A Comparative Study of the Effects of Selective and Non-Selective 5-HT 2 Receptor Subtype Antagonists in Rat and Mouse Models of Anxiety

A Comparative Study of the Effects of Selective and Non-Selective 5-HT 2 Receptor Subtype... Although there is some evidence that compounds acting at 5-HT 2 receptors show anxiolytic activity, little is known about the specific involvement of the different 5-HT 2 receptor subtypes in the modulation of anxiety-related responses. In the present study, the behavioural effects of mianserin, a nonselective 5-HT 2 receptor antagonist, MDL 100,907, a selective 5-HT 2A receptor antagonist, and SB 206553, a selective 5-HT 2B/2C receptor antagonist, were investigated in two rat (the Vogel drinking conflict and the elevated plus-maze tests) and two mouse (i.e. the mouse defense test battery (MDTB) and the light/dark choice test) models of anxiety. Diazepam was used as a positive control. In the Vogel drinking test, mianserin (10 mg/kg) and SB 206553 (3–30 mg/kg), but not MDL 100,907, increased punished responding. Similarly, mianserin (1 mg/kg) and SB 206553 (3–10 mg/kg), but not MDL 100,907, increased entries into the open arms of the elevated plus-maze. These effects are consistent with anxiolytic-like actions of mianserin and SB 206553, although the magnitude of the effects of these two compounds was less than those of diazepam. In addition, in the MDTB, the 5-HT 2 antagonists did not clearly affect the defensive reactions of mice exposed to a rat stimulus and they failed to reverse the avoidance of the illuminated box in the light/dark choice test. These results indicate a lack of anxiolytic-like action of the compounds in mice. These behavioural profiles suggest that blockade of the 5-HT 2A receptor may not reduce anxiety and demonstrate that 5-HT 2B and/or 5-HT 2C receptor subtypes may be primarily involved in the anxiolytic-like effects of mianserin and SB 206553 in rats. © 1997 Elsevier Science Ltd. http://www.deepdyve.com/assets/images/DeepDyve-Logo-lg.png Neuropharmacology Elsevier

A Comparative Study of the Effects of Selective and Non-Selective 5-HT 2 Receptor Subtype Antagonists in Rat and Mouse Models of Anxiety

Neuropharmacology, Volume 36 (6) – Jun 1, 1997

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Publisher
Elsevier
Copyright
Copyright © 1997 Elsevier Science Ltd
ISSN
0028-3908
eISSN
1873-7064
DOI
10.1016/S0028-3908(97)00034-8
Publisher site
See Article on Publisher Site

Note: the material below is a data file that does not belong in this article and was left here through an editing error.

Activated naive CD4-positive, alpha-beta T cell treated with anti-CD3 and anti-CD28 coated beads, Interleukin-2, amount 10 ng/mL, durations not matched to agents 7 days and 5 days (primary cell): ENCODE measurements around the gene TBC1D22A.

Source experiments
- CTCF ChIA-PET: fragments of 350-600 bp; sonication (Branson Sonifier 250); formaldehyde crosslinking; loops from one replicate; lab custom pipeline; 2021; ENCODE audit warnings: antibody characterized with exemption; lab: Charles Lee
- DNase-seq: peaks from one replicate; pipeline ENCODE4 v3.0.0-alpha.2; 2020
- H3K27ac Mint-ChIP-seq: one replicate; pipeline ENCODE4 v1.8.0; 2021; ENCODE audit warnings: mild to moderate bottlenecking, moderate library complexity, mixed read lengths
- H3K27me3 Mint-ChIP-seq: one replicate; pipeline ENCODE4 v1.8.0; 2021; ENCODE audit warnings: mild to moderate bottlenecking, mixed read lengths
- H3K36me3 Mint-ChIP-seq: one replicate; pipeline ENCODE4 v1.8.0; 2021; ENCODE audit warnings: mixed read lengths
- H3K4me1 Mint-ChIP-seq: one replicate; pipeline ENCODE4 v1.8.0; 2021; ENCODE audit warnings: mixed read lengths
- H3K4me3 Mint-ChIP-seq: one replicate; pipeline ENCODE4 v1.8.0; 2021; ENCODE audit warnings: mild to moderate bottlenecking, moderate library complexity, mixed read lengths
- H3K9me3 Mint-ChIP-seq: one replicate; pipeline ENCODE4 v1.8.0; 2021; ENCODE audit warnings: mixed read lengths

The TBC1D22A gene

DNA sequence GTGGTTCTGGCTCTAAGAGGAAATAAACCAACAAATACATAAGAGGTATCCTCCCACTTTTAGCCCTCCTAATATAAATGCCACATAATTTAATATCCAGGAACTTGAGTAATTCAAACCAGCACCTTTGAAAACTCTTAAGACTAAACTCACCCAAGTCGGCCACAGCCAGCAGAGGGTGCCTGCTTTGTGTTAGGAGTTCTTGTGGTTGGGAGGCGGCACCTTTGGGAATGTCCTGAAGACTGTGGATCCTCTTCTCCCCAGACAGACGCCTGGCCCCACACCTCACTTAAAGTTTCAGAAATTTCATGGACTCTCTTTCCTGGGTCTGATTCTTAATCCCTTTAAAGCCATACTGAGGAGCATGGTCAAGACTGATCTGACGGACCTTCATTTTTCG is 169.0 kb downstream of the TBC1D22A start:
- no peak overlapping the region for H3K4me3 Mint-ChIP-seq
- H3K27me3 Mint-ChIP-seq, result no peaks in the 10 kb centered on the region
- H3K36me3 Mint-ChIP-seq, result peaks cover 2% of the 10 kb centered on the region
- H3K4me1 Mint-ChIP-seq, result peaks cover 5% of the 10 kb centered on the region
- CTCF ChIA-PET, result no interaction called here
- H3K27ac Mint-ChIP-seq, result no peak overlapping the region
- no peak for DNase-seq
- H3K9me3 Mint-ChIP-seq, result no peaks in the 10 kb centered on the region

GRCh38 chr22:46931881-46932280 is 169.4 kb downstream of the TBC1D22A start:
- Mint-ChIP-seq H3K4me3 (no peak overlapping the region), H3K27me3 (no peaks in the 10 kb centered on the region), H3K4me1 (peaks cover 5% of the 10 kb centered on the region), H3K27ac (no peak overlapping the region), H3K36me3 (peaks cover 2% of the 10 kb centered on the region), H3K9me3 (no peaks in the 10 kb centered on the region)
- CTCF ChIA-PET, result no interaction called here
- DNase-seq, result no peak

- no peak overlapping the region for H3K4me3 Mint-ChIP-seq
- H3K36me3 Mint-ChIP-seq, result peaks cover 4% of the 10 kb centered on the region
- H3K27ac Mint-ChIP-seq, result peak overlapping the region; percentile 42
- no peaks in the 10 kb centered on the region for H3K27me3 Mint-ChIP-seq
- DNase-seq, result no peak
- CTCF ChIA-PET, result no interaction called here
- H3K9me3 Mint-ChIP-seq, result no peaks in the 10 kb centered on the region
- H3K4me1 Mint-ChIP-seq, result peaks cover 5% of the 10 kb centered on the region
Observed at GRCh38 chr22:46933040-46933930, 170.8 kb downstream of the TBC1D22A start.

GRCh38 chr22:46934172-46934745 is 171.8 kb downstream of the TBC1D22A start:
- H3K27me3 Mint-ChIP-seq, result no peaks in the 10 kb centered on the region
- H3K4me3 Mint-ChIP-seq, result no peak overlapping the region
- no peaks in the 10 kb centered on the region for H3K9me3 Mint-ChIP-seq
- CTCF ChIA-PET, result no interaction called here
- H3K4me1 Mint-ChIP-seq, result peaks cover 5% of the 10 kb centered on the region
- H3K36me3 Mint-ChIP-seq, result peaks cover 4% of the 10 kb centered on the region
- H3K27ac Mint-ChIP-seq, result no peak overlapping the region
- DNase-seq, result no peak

Abstract

Although there is some evidence that compounds acting at 5-HT 2 receptors show anxiolytic activity, little is known about the specific involvement of the different 5-HT 2 receptor subtypes in the modulation of anxiety-related responses. In the present study, the behavioural effects of mianserin, a nonselective 5-HT 2 receptor antagonist, MDL 100,907, a selective 5-HT 2A receptor antagonist, and SB 206553, a selective 5-HT 2B/2C receptor antagonist, were investigated in two rat (the Vogel drinking conflict and the elevated plus-maze tests) and two mouse (i.e. the mouse defense test battery (MDTB) and the light/dark choice test) models of anxiety. Diazepam was used as a positive control. In the Vogel drinking test, mianserin (10 mg/kg) and SB 206553 (3–30 mg/kg), but not MDL 100,907, increased punished responding. Similarly, mianserin (1 mg/kg) and SB 206553 (3–10 mg/kg), but not MDL 100,907, increased entries into the open arms of the elevated plus-maze. These effects are consistent with anxiolytic-like actions of mianserin and SB 206553, although the magnitude of the effects of these two compounds was less than those of diazepam. In addition, in the MDTB, the 5-HT 2 antagonists did not clearly affect the defensive reactions of mice exposed to a rat stimulus and they failed to reverse the avoidance of the illuminated box in the light/dark choice test. These results indicate a lack of anxiolytic-like action of the compounds in mice. These behavioural profiles suggest that blockade of the 5-HT 2A receptor may not reduce anxiety and demonstrate that 5-HT 2B and/or 5-HT 2C receptor subtypes may be primarily involved in the anxiolytic-like effects of mianserin and SB 206553 in rats. © 1997 Elsevier Science Ltd.

Journal

NeuropharmacologyElsevier

Published: Jun 1, 1997

References

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